Author
Kate Gramling Principal consultant Illumineer

In this moment...

PostedMonday, April 27, 2020 at 2:05 PM

In this moment...

In February, the National Academies, led by the National Academy of Engineering, published a report on Building Capacity for Teaching Engineering in K-12 Education.

I have been going to blog about it for two weeks now. But somehow, every time I sit down to write about it, nothing happens. Instead, I find myself engaged in boketto, which is a Japanese word I recently learned that means “the act of gazing into the distance without focusing your thoughts”.

I am certain this is a byproduct of the times – not the report.

We all are working through challenges presented to us by the current health crisis. The challenges we each face may not be the same, but we all have to deal with something that we didn’t have to before.

I am accustomed to working remotely, in isolation even. But since the pandemic began, my social interactions – albeit mostly virtual – have actually increased. More than once, I have opened up my inbox and I fervently wished I’d set-up an automated reply message that says, “Kate has decided not to talk to anyone today. Please check back tomorrow.”

Humans are remarkable creatures, though. We adapt.

When told schools have to close, we developed novel ways to engage our students through virtual classrooms, social media, and online videos. When told to keep our distance to protect the vulnerable, we stood outside windows, held up signs on sidewalks, and rediscovered the joy of sending and receiving handwritten letters. When this is over, we will adapt again.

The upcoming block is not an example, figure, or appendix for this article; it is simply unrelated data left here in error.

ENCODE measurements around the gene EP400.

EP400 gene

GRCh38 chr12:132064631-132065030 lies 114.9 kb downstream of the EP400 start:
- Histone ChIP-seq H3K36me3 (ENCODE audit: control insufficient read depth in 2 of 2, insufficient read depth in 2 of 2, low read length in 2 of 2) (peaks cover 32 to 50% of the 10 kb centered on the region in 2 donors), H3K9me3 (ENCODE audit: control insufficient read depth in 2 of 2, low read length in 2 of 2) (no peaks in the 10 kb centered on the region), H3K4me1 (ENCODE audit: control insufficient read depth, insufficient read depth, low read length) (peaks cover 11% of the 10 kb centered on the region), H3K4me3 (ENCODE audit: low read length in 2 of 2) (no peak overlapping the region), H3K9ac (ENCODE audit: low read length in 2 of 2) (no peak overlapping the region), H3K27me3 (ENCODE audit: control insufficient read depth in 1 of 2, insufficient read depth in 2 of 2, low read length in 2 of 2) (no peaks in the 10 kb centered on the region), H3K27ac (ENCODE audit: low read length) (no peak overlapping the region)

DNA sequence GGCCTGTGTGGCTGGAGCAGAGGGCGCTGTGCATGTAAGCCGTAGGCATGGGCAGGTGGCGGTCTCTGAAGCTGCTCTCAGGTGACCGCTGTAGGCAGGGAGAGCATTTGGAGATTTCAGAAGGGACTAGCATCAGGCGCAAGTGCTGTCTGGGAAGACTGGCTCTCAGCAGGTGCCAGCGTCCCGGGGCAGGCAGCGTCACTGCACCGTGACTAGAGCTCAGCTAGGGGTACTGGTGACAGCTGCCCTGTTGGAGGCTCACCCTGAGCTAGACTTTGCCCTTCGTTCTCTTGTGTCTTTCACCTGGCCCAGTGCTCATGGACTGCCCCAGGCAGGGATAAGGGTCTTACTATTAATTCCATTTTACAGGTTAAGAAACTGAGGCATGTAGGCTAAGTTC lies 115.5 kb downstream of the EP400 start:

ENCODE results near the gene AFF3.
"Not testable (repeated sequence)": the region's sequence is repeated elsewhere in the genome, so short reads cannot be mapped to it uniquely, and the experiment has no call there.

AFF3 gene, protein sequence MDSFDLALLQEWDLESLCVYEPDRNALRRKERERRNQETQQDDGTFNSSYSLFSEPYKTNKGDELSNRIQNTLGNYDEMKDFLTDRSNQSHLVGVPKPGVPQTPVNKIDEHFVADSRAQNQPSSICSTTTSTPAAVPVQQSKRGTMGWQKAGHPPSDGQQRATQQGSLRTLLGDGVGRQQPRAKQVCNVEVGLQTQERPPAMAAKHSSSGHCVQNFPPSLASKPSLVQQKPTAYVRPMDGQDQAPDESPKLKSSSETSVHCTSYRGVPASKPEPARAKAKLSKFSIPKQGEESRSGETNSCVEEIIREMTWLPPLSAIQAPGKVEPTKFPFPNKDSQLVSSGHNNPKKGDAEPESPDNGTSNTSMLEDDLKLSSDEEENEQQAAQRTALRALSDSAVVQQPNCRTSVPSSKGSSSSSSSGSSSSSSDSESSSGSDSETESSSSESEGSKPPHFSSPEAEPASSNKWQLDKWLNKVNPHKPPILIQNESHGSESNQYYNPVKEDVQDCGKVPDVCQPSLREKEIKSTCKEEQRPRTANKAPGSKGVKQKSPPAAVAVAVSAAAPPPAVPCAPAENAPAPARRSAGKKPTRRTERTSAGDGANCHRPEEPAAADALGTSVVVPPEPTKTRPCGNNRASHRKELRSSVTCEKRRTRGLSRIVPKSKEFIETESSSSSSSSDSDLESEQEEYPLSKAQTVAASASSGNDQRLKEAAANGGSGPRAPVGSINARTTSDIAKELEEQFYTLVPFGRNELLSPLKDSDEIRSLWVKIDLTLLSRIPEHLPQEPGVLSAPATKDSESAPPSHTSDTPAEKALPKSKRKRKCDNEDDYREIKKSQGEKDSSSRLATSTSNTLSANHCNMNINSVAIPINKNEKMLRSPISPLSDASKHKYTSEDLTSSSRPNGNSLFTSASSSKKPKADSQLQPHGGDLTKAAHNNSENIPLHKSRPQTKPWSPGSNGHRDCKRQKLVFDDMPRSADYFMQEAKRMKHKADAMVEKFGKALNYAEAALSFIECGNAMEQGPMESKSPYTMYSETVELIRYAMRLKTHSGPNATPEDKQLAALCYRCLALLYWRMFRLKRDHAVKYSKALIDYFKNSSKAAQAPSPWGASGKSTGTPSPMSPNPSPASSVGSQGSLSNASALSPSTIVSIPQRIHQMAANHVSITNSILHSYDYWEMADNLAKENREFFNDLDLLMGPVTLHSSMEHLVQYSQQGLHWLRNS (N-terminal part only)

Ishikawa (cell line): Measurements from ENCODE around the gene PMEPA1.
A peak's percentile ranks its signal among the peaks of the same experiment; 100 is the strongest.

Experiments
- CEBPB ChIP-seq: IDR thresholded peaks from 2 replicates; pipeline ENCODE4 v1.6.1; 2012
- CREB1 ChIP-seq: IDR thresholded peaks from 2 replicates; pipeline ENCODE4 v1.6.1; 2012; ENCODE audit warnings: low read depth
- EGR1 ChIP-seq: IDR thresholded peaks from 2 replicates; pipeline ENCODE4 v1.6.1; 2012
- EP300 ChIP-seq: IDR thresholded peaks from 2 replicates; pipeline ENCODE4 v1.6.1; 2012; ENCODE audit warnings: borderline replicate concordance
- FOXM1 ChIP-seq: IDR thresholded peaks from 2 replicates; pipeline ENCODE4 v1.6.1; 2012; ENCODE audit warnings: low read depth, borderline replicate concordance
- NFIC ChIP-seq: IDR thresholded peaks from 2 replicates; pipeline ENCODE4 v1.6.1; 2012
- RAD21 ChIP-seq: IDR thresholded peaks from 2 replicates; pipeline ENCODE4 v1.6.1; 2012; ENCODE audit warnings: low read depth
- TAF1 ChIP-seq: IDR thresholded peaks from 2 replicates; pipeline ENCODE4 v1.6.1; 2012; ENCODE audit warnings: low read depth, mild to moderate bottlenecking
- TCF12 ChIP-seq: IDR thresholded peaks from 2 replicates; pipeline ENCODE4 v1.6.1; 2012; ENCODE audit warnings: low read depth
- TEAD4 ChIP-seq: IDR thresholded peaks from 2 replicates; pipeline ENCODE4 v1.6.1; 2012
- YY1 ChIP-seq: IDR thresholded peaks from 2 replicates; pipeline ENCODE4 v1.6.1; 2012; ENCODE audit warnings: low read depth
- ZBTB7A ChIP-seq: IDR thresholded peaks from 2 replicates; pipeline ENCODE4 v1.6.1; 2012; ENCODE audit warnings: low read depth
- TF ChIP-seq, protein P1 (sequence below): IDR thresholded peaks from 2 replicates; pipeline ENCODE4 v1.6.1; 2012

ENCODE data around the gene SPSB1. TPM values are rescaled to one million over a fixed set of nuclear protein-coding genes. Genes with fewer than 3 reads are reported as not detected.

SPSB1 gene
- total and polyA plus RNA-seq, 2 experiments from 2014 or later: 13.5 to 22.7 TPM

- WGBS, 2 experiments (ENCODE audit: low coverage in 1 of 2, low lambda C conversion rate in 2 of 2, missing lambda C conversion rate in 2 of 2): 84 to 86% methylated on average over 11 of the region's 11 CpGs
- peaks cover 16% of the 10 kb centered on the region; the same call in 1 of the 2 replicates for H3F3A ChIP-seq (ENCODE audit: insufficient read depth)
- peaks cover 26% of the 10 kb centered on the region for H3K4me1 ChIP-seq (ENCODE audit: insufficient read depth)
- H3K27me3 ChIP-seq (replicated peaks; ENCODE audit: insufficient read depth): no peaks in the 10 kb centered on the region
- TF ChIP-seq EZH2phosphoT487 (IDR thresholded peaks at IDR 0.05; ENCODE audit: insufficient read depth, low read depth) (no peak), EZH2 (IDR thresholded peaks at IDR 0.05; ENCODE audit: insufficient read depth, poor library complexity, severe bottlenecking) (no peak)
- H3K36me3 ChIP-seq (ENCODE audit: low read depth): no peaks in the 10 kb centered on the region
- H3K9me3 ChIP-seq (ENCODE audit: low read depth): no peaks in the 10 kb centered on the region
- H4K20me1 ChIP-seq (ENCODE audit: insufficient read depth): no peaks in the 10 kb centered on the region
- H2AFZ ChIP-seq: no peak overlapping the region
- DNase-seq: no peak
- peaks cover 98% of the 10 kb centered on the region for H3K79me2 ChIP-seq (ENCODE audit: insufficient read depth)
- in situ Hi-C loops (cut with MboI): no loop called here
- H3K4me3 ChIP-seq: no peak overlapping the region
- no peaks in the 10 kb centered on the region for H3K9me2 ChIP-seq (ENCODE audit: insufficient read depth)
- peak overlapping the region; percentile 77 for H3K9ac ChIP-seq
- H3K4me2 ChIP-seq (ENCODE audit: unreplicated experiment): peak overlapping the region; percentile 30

We’ve all been given a real-life design challenge.

We’re all “designing under constraint” these days, finding ways to do things within new limits on our movements and resources. We try things and if they don’t work, we adjust and try again.

I have been moved by the creativity, optimism, and conscientiousness I have seen on display throughout this pandemic. We’ll need those engineering habits of mind, along with systems thinking, collaboration, and persistence to recover and rebuild once this moment passes.

Until then, be well, be safe, and give yourself a break for the occasional boketto.

~ ~ ~

From the National Academies Press:

Building Capacity for Teaching Engineering in K-12 Education reviews existing curricula and programs as well as related research to understand current and anticipated future needs for engineering-literate K-12 educators in the United States and determine how these needs might be addressed. Key topics in this report include the preparation of K-12 engineering educators, professional pathways for K-12 engineering educators, and the role of higher education in preparing engineering educators. This report proposes steps that stakeholders - including professional development providers, postsecondary preservice education programs, postsecondary engineering and engineering technology programs, formal and informal educator credentialing organizations, and the education and learning sciences research communities - might take to increase the number, skill level, and confidence of K-12 teachers of engineering in the United States.”

You can purchase or download a free pdf of the full report from the National Academies Press.


Zen stone pile image by Karen Arnold on Pixabay